Consider with me the following hypothetical situation: someone has been attending a church for a while, maybe even joined as a member. It took a long time to find this church, and it’s perfect—or so he or she thought. But now something has happened, and he or she realize the church has some problems. Maybe a church leader has been found to be living in serious and unrepentant sin, or perhaps the pastor has some serious flaws in his theology and teaching. Hurt, confused, and disappointed, church has become stressful. Is this church even worth going to anymore? What is this person to do?
While the first reaction might be to just leave (understandably), there are a few things to consider.
1. The work of the church is not only for teachers and preachers.
In Acts 18, we read about two ordinary Jewish Christians, Aquila and his wife Priscilla, who corrected a young preacher’s theology. This preacher, named Apollos, came to Ephesus having already received some training in the Bible; however, he was not teaching everything accurately.
He began to speak boldly in the synagogue, but when Priscilla and Aquila heard him, they took him aside and explained to him the way of God more accurately. (Acts 18:26)
There are several important things to notice about this story. First, even though Apollos knew his Bible well (Acts 18:24), he still needed help understanding it. Preachers and teachers can and do make mistakes. No one, not even a church leader, is above correction and reproof.
2. Get involved and help out before doing anything else.
When Aquila and Priscilla took Apollos aside, they were not just outside observers but had been, themselves, helping out with the work of ministry (Rom. 16:3). If the pastor and elders have seen you involved in the life of the church, they will be more likely to listen to your concerns when you bring them up. This will also help you understand the unique burdens church leaders bear. So seek to contribute to the life of the church, so that you might be part of the solution. The Lord might just give you an opportunity to give counsel and advice to church officers to improve the life of the church.
3. Always talk privately to your leader about your concerns.
Aquila and Priscilla did not openly question Apollos but took him aside privately, so that he could continue his ministry once he had learned from them (Acts 18:27–28). Jesus also instructs us that if a brother or sister sins, we should always begin by talking to them privately about it first (Matt. 18:15). Listen carefully to what your minister has to say. Allow yourself to be challenged. Do your research from trusted resources. Study the Bible carefully. If after all this, you still see serious biblical teaching being neglected or misunderstood, or continue to see evidence of serious sin in the minister’s life, it may be that you will be able to provide correction.
Depending on the issue, or if the leader refuses to listen to you, it might be wise to ask an elder or trusted member to accompany you to talk to the minister (Matt. 18:16). Make sure you ask only a very trustworthy member so as not to spread slander and gossip. If it is a very severe accusation, Paul tells us that accusing a minister in the church is a very serious occasion. He writes to Timothy,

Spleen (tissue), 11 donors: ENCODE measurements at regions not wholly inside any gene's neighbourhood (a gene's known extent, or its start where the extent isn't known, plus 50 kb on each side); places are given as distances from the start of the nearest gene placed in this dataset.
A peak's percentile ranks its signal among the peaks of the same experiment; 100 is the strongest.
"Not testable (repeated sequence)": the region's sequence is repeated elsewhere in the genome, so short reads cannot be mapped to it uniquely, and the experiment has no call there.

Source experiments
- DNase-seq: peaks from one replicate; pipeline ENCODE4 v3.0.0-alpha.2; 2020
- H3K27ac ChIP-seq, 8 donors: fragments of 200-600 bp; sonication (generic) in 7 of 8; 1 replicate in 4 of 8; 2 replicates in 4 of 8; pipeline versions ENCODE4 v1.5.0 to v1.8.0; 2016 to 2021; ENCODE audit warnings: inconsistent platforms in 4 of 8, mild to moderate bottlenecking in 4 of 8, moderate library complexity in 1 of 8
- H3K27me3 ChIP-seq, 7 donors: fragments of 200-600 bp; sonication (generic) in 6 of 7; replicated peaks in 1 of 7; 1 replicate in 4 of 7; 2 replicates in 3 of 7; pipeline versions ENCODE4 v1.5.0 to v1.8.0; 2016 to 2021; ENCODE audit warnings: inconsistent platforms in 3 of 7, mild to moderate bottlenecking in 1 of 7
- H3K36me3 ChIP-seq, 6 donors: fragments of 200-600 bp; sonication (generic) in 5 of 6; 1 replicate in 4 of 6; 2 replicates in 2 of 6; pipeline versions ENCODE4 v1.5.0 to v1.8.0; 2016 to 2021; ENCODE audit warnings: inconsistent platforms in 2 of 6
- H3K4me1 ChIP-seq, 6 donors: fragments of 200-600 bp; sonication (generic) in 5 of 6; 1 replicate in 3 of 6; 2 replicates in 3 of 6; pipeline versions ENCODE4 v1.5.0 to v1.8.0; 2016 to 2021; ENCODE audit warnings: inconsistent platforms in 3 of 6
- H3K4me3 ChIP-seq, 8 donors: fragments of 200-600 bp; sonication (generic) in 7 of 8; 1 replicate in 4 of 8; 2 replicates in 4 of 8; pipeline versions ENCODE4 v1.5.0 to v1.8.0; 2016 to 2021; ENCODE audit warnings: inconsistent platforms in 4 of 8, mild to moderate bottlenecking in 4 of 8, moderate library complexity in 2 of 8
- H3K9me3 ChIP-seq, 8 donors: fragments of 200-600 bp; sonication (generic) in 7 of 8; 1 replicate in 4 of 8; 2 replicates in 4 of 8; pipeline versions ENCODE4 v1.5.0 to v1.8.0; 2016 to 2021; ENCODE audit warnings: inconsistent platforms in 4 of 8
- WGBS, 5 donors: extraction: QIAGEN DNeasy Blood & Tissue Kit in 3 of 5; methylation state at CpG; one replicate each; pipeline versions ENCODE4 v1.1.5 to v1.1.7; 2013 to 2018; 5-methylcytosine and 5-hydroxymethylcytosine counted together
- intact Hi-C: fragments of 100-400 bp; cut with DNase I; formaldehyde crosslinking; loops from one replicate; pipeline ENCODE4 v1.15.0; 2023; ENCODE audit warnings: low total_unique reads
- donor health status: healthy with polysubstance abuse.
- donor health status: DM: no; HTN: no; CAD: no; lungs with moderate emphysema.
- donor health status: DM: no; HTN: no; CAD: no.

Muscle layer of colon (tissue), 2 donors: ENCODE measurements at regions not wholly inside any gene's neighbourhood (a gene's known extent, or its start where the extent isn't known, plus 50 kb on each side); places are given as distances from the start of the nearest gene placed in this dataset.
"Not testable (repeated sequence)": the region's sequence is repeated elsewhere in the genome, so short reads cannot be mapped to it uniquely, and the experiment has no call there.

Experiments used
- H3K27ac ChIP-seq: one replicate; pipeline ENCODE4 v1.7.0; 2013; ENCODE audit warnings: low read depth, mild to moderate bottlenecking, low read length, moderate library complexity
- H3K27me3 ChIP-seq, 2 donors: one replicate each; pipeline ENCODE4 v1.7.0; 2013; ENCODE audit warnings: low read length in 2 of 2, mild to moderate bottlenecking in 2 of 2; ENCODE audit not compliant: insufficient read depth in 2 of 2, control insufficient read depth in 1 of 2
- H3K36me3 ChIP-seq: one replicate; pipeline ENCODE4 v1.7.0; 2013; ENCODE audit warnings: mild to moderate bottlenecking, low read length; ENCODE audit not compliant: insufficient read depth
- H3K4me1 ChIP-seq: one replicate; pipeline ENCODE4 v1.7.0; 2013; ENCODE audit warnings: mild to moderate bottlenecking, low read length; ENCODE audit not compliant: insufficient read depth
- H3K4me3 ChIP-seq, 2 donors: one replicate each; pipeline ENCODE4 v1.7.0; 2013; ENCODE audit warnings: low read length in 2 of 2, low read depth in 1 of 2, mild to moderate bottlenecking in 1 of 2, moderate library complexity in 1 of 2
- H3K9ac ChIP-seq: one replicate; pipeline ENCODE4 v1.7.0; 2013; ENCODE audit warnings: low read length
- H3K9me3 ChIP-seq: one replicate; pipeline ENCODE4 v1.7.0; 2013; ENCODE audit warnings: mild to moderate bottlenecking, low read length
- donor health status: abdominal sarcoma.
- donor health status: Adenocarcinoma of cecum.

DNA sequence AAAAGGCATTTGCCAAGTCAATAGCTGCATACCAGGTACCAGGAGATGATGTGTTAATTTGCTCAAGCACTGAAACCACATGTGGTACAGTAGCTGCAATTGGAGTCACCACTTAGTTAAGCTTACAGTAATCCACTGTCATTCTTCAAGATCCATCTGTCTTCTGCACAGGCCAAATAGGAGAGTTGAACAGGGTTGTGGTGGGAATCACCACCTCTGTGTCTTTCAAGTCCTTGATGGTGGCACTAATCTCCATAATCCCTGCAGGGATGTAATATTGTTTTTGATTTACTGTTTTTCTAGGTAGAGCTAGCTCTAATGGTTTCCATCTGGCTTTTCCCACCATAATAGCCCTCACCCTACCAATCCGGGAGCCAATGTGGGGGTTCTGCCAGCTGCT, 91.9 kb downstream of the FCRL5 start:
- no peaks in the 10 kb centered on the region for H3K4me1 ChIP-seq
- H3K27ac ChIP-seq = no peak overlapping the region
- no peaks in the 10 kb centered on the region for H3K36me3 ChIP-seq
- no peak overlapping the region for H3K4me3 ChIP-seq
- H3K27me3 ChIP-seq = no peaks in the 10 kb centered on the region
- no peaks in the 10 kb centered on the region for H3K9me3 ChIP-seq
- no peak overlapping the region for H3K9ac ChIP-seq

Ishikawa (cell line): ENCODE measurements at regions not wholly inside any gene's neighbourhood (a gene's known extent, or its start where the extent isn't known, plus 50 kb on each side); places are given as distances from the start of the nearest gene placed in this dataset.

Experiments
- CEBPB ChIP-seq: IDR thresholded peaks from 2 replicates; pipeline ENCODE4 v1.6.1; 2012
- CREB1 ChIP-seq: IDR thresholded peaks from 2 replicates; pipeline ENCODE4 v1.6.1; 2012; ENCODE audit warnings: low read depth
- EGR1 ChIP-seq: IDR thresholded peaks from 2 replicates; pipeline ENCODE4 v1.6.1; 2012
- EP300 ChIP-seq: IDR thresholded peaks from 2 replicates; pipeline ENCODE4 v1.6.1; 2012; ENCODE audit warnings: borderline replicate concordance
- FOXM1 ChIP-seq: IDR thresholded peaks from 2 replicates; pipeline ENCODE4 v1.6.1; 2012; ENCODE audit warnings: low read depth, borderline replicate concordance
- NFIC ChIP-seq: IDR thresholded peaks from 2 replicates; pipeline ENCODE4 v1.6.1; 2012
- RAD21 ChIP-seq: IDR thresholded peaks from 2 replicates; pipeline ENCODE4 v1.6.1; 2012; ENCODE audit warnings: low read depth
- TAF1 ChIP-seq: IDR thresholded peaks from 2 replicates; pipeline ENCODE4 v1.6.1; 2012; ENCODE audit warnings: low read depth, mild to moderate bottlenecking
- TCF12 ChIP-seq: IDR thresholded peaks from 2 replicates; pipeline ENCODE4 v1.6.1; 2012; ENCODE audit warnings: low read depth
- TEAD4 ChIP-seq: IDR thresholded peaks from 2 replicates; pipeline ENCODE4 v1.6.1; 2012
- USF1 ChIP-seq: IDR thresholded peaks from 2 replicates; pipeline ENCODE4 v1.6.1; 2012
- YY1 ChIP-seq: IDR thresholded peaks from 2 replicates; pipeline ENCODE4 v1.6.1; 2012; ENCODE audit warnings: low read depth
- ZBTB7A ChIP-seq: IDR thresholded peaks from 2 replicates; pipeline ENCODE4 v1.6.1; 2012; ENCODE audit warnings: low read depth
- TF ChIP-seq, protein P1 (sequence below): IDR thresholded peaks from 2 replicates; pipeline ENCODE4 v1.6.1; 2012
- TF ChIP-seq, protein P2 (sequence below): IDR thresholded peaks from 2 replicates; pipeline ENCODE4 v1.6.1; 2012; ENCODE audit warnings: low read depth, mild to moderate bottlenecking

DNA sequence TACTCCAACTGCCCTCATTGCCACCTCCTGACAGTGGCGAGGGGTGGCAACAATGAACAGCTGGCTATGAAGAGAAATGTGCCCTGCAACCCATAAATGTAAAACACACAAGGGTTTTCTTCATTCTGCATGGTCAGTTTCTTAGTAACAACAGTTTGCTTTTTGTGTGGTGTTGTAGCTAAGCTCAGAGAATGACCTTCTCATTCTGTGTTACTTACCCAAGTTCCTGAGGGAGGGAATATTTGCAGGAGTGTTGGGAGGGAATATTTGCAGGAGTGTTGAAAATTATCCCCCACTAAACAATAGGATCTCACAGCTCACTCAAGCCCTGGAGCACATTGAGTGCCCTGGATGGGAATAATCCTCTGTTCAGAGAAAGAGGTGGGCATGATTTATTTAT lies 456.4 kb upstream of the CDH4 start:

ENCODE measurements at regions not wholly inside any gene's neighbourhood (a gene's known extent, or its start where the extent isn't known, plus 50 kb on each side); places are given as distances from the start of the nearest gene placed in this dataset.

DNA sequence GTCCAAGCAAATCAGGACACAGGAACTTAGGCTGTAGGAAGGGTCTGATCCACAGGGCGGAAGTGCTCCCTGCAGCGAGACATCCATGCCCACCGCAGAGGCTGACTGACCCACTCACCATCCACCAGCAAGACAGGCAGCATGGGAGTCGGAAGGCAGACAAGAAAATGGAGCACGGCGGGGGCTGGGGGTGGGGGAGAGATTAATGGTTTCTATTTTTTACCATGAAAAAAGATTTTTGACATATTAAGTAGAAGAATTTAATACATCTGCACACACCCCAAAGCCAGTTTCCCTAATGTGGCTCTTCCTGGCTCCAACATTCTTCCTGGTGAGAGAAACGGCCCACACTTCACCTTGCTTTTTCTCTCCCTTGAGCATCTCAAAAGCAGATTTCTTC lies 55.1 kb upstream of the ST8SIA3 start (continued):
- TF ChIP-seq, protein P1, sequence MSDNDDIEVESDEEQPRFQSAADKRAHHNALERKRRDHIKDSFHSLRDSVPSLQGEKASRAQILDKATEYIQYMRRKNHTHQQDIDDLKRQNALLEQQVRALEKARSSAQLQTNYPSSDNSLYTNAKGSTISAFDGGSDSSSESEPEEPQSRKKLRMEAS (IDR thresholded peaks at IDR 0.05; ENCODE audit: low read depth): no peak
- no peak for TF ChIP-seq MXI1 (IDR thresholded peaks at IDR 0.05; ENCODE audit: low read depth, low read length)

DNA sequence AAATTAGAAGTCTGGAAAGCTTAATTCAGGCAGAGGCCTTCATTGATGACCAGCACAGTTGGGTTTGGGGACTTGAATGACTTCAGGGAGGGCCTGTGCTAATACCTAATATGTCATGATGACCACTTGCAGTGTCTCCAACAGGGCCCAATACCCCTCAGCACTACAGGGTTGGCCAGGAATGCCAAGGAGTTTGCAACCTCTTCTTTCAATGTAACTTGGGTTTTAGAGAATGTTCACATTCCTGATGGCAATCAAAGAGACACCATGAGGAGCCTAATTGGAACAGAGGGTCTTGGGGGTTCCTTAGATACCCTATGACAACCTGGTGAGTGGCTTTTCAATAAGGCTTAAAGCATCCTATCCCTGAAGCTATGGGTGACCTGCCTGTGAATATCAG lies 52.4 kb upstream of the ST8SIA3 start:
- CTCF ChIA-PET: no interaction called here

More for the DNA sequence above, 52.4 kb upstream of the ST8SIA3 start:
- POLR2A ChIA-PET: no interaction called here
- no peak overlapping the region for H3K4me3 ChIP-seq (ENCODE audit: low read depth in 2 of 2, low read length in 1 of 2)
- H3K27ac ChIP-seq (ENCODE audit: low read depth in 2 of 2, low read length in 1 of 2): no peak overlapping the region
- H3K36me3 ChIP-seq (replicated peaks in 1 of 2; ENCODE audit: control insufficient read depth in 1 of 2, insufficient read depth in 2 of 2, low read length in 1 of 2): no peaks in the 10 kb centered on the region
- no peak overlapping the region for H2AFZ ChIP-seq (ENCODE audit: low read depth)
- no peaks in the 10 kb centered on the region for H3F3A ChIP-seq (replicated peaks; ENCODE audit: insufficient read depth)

Do not admit a charge against an elder except on the evidence of two or three witnesses. (1 Tim. 5:19)
If the situation is so severe that the leader will lose his position in the church, make sure you have trustworthy evidence and witnesses before formally accusing him.
If speaking to him privately does nothing to change things for the better, it is wise to seek outside counsel, especially if your church is a member of a denomination.
4. The church is a body, not just one person.
Despite all these efforts, a minister may remain unchanged or unrepentant. However, that does not mean God is not at work. God often works through the patient efforts of ordinary people to bring change and reform. While it may be difficult for you, bearing with your church, even amid its various problems, is often the best thing for the church. God purifies his church because he loves her (Mal. 3:3).
Paul counseled many congregations that had serious flaws (the Corinthian church and the Galatian church are just two examples). There has never been a perfect church. Therefore, being a member of a church means seeking to build it up, encourage it, and participate in it according to the Word of God. We are not meant to live alone as Christians.
5. Remember that Christ is the head of his church.
As head of his church, Christ commissions people to be his ambassadors in the church; they are responsible to Christ for their actions and leadership (Eph. 4:11). When they fail to teach and lead according to God’s Word, they fail Christ as well as their congregation. In God’s wisdom, which so often seems foolish to us, he uses sinful men and women to lead and teach. Above everything else, we must trust that Christ through his Holy Spirit will continue to work despite the failings of his servants, for he has promised to never abandon his bride (Isa. 42:16; Heb. 13:5; Col. 3:16).
Especially today, it is crucial to remember that the church does not belong to the minister or elders or any other church leader but belongs to Christ, who is her perfect savior (Eph. 5:23). Our membership in the church and our faith in God and his gospel should not rest upon the moral integrity of our church leaders, but on the Word of God that proclaims salvation in Christ Jesus alone.
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